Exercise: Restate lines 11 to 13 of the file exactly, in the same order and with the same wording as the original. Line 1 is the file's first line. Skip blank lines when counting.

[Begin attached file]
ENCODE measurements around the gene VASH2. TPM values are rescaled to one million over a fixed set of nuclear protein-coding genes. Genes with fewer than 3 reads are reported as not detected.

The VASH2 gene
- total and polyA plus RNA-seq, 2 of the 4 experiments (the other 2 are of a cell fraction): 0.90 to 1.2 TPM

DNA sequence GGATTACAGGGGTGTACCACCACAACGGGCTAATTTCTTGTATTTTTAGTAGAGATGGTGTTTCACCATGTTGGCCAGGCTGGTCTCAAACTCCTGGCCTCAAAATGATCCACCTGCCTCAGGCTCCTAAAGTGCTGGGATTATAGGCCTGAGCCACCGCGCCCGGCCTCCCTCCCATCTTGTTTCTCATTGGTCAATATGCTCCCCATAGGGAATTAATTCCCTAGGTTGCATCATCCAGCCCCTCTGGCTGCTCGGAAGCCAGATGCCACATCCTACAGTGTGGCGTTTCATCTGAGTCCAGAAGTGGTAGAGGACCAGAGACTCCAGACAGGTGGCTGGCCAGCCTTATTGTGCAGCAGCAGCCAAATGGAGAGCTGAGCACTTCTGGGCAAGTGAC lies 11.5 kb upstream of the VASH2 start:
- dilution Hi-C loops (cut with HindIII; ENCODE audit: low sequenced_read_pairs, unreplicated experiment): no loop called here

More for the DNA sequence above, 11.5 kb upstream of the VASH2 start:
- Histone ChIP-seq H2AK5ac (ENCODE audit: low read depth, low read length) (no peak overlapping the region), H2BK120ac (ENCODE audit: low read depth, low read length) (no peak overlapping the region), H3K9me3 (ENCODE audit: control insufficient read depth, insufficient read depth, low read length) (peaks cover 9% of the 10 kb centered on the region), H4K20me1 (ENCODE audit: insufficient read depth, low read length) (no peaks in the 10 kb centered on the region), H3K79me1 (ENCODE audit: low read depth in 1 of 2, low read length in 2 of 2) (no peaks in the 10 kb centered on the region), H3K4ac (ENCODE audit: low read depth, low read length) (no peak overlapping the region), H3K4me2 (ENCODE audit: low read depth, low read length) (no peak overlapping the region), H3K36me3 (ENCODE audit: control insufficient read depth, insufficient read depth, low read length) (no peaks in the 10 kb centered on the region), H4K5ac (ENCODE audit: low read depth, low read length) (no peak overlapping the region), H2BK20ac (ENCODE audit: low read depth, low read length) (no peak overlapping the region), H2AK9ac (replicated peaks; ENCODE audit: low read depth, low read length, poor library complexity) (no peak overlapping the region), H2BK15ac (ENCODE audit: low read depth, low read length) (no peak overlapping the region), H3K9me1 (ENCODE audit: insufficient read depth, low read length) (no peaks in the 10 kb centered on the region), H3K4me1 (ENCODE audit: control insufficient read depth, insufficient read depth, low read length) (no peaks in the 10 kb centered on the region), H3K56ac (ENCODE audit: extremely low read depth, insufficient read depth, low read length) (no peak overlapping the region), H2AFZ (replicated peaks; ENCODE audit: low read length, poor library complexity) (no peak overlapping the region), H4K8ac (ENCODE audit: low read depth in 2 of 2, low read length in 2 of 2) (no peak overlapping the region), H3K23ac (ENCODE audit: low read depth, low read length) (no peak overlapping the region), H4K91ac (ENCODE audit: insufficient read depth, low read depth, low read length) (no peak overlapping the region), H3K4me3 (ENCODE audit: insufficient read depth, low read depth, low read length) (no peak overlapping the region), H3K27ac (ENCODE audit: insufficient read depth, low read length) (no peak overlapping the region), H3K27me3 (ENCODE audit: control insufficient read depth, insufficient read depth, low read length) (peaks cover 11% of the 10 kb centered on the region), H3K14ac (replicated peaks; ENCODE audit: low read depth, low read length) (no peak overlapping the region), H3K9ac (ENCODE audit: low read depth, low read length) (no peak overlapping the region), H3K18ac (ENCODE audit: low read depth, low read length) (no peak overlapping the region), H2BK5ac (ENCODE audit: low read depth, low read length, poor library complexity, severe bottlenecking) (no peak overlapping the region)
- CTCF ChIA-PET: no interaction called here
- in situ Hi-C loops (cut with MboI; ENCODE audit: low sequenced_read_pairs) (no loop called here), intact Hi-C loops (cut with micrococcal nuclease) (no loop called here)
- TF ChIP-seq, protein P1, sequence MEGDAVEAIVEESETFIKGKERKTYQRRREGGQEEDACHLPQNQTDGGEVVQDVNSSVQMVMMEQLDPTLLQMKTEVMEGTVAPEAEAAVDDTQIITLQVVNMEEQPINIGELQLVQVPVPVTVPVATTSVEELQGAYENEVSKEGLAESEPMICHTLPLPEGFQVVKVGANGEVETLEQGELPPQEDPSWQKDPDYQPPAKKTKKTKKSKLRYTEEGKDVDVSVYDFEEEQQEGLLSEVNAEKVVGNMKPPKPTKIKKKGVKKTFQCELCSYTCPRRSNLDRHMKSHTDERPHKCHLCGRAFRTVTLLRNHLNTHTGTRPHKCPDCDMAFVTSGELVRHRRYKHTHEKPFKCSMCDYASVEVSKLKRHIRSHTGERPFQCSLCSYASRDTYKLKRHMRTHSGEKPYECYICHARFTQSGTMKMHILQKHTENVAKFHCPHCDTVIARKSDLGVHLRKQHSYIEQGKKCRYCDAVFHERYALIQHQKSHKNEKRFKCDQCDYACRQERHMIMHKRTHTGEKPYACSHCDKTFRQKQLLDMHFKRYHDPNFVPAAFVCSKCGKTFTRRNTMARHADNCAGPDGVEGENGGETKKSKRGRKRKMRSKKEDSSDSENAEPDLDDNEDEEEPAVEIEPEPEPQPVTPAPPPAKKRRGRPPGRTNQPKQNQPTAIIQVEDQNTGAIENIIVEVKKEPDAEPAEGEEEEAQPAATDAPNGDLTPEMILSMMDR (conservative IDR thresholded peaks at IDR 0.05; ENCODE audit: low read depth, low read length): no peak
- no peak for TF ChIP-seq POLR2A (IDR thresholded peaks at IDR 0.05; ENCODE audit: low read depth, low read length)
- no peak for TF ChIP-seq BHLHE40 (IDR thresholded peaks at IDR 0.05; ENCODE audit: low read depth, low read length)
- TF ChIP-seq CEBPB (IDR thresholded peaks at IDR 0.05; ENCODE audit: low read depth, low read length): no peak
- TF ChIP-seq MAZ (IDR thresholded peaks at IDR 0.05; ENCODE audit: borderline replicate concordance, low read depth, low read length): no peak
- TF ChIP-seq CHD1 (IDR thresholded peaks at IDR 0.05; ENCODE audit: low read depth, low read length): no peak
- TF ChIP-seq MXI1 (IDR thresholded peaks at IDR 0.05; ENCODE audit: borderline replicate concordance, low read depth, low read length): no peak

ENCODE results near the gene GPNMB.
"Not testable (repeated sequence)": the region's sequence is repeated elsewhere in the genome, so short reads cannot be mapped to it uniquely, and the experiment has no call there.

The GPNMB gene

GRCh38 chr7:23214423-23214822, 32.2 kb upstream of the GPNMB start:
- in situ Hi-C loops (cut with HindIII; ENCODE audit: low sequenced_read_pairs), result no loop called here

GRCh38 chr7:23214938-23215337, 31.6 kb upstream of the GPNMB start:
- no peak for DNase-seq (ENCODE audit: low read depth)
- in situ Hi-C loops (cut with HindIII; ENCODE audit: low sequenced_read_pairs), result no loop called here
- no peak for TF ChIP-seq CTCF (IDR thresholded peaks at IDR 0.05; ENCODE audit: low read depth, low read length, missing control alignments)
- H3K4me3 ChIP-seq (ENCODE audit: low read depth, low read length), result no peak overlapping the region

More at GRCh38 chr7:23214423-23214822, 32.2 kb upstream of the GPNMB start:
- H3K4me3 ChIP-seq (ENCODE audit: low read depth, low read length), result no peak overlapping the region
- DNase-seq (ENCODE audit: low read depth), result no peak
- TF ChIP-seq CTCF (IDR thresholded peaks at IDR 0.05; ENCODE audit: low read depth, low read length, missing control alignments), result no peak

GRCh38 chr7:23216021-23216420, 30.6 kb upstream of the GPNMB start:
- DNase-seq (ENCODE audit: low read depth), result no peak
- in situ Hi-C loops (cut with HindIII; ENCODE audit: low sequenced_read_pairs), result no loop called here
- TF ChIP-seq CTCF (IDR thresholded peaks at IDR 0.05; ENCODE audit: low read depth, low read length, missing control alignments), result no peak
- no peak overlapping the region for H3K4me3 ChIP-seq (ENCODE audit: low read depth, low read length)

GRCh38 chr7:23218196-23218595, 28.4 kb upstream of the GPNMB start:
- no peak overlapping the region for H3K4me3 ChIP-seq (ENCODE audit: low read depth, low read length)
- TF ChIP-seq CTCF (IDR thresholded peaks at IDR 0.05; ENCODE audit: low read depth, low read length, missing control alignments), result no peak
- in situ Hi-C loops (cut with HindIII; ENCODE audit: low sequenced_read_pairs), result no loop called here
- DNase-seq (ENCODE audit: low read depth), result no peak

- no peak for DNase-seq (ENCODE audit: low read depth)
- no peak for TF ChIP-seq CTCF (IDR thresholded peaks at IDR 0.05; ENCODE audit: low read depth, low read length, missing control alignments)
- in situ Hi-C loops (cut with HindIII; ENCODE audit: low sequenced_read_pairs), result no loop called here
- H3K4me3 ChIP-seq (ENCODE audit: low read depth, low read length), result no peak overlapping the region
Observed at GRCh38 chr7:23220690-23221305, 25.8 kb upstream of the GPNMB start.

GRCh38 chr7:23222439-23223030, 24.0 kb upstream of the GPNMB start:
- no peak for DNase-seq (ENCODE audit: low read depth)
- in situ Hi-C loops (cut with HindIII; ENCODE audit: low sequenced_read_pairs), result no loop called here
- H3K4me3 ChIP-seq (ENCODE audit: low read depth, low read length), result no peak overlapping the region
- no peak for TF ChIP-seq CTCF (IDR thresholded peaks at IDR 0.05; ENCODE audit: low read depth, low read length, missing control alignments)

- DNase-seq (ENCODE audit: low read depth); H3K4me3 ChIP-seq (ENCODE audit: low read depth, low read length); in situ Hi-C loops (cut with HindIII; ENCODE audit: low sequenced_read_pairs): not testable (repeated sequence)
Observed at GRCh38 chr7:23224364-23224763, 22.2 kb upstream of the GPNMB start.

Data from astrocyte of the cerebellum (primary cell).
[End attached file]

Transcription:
- no peak for TF ChIP-seq POLR2A (IDR thresholded peaks at IDR 0.05; ENCODE audit: low read depth, low read length)
- no peak for TF ChIP-seq BHLHE40 (IDR thresholded peaks at IDR 0.05; ENCODE audit: low read depth, low read length)
- TF ChIP-seq CEBPB (IDR thresholded peaks at IDR 0.05; ENCODE audit: low read depth, low read length): no peak